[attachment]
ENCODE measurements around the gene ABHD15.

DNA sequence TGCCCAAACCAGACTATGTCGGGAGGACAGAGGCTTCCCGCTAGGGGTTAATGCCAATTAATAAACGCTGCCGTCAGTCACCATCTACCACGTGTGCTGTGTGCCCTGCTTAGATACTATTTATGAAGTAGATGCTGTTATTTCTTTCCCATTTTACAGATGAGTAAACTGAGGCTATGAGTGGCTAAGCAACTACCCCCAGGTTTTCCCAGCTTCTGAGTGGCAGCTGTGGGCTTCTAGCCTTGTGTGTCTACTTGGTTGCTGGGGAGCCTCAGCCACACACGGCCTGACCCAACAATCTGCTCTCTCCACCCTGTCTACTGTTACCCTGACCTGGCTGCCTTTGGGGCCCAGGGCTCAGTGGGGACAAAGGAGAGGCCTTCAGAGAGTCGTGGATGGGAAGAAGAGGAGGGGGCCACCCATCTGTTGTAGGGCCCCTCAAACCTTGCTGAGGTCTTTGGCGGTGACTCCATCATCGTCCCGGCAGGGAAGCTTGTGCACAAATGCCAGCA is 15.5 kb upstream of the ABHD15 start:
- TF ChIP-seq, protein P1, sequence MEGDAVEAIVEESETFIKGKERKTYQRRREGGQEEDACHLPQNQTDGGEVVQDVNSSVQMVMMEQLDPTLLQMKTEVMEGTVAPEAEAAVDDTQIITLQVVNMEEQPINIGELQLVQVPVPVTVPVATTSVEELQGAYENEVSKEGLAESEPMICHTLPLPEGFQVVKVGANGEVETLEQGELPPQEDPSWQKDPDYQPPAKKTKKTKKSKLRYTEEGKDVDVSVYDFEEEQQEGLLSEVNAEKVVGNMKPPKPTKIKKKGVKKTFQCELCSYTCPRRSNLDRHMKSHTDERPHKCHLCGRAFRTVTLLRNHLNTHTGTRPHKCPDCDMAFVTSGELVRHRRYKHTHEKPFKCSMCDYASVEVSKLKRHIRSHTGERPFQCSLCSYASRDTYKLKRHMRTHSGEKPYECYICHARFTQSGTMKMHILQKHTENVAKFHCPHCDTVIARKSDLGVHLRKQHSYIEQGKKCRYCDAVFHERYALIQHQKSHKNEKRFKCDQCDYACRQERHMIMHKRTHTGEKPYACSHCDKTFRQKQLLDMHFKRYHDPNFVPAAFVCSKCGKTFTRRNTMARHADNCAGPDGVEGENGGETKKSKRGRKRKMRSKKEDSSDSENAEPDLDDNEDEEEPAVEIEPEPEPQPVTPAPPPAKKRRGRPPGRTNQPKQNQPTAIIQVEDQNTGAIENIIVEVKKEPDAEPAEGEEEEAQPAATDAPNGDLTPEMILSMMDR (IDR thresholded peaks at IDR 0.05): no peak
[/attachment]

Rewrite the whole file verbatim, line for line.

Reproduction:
ENCODE measurements around the gene ABHD15.

DNA sequence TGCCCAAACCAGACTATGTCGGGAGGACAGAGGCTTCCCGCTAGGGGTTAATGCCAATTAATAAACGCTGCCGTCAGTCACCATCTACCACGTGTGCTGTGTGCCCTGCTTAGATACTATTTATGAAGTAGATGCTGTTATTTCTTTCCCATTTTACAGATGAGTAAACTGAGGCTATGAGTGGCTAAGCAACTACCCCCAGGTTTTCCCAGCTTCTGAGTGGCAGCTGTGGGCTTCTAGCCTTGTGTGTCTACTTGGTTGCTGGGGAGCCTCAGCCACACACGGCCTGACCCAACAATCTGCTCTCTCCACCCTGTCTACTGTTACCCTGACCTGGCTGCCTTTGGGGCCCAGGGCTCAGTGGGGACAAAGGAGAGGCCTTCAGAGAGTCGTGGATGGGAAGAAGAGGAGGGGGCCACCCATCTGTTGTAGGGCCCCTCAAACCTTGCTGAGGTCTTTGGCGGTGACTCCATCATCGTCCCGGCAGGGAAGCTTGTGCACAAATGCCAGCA is 15.5 kb upstream of the ABHD15 start:
- TF ChIP-seq, protein P1, sequence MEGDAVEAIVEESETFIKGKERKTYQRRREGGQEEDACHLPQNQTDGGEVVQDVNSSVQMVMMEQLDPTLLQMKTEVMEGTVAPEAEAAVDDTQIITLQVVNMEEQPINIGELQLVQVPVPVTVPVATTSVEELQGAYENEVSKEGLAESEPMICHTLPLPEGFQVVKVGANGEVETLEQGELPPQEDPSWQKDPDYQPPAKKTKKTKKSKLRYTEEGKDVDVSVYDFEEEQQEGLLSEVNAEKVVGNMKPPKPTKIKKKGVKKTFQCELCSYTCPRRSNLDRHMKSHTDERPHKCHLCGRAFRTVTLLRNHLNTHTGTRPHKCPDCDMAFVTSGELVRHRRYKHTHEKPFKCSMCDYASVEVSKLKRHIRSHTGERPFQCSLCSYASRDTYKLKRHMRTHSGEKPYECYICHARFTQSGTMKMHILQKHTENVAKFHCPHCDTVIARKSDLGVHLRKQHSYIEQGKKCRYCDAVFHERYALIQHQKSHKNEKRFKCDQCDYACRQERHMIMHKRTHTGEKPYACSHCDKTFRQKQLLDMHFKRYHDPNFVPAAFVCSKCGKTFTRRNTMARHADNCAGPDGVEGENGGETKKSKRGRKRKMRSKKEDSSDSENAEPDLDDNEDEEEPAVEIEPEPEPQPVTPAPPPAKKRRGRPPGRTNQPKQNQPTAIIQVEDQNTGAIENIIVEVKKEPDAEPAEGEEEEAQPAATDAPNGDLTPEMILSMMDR (IDR thresholded peaks at IDR 0.05): no peak